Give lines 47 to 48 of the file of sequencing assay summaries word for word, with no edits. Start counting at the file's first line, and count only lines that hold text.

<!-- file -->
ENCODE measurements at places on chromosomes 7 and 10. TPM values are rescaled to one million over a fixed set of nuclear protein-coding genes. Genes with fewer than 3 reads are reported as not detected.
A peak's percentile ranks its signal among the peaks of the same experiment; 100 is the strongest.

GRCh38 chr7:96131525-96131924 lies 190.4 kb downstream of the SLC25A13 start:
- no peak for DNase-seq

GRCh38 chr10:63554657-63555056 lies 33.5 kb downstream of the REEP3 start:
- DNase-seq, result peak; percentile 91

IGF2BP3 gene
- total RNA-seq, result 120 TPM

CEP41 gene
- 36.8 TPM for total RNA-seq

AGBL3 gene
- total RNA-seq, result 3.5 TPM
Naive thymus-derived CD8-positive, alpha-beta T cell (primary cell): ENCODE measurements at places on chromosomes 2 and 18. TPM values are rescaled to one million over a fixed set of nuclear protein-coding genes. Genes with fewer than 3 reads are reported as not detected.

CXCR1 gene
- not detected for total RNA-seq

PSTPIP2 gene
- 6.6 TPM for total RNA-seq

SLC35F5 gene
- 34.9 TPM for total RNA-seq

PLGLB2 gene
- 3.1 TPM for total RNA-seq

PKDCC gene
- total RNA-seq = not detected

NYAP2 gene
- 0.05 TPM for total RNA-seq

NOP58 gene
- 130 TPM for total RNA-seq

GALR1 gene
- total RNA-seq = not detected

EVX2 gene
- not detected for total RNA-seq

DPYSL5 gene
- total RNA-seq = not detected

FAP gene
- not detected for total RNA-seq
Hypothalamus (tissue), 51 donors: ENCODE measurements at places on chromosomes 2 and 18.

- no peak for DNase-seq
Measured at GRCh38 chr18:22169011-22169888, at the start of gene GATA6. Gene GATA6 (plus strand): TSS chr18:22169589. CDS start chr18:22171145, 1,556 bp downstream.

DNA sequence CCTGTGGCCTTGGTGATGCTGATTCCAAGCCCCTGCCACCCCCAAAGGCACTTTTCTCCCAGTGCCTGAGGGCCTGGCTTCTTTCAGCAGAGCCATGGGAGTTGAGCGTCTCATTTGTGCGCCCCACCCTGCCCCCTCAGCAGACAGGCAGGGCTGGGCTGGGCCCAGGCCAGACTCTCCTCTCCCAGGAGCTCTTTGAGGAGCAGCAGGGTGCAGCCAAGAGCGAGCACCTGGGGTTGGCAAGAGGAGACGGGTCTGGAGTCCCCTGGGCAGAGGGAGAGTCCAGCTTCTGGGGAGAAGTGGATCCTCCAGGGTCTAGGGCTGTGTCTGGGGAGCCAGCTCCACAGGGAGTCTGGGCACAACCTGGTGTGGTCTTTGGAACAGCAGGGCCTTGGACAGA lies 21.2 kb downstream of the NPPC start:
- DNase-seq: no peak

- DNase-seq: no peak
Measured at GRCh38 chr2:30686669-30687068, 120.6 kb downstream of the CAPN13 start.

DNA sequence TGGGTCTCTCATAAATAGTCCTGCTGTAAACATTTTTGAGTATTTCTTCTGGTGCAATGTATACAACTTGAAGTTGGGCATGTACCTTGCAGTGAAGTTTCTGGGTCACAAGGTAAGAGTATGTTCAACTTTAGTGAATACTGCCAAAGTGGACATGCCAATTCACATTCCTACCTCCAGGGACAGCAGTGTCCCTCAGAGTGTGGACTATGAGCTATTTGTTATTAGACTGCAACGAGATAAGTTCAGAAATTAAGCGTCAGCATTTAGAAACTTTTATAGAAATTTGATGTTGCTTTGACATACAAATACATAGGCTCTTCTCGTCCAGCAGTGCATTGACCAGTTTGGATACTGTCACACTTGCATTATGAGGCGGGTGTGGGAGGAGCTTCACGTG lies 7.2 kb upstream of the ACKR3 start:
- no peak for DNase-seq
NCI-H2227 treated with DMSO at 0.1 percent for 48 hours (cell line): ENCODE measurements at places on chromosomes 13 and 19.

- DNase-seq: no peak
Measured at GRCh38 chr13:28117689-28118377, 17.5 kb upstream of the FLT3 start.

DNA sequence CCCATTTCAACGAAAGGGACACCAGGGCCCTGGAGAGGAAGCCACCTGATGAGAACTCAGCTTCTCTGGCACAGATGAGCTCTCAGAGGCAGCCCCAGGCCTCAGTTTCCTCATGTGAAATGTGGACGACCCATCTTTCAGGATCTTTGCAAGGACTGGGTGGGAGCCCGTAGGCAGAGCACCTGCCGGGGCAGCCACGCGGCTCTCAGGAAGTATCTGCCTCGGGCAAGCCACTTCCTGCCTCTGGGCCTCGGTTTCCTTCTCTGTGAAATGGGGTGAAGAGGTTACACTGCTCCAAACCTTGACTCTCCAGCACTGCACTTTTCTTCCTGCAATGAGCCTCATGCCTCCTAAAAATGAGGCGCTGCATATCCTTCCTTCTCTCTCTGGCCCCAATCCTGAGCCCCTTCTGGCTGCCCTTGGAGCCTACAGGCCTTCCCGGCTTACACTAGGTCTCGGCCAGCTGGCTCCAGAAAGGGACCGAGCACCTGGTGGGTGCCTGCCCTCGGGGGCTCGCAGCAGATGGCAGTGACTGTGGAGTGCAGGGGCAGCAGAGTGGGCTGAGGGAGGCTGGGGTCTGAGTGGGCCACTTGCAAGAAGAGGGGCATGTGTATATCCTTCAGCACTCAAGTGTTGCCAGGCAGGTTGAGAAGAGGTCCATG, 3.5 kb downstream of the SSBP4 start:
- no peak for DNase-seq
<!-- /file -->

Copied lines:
Measured at GRCh38 chr13:28117689-28118377, 17.5 kb upstream of the FLT3 start.

DNA sequence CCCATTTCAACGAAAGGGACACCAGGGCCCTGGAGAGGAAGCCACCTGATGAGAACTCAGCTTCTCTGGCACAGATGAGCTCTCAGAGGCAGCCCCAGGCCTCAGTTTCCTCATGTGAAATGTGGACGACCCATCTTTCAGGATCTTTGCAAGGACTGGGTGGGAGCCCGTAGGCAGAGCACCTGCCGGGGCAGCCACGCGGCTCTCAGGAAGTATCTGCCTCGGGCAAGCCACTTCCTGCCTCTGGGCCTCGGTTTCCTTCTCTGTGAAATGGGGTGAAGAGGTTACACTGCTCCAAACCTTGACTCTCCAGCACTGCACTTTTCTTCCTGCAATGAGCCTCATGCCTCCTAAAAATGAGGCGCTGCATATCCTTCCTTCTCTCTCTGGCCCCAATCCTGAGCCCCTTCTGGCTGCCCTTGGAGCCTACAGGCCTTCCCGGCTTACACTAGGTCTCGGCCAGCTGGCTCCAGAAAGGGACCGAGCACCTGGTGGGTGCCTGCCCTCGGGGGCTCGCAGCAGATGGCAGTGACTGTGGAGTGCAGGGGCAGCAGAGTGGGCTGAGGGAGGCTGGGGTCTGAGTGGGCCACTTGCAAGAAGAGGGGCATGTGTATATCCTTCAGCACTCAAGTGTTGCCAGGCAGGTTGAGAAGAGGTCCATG, 3.5 kb downstream of the SSBP4 start: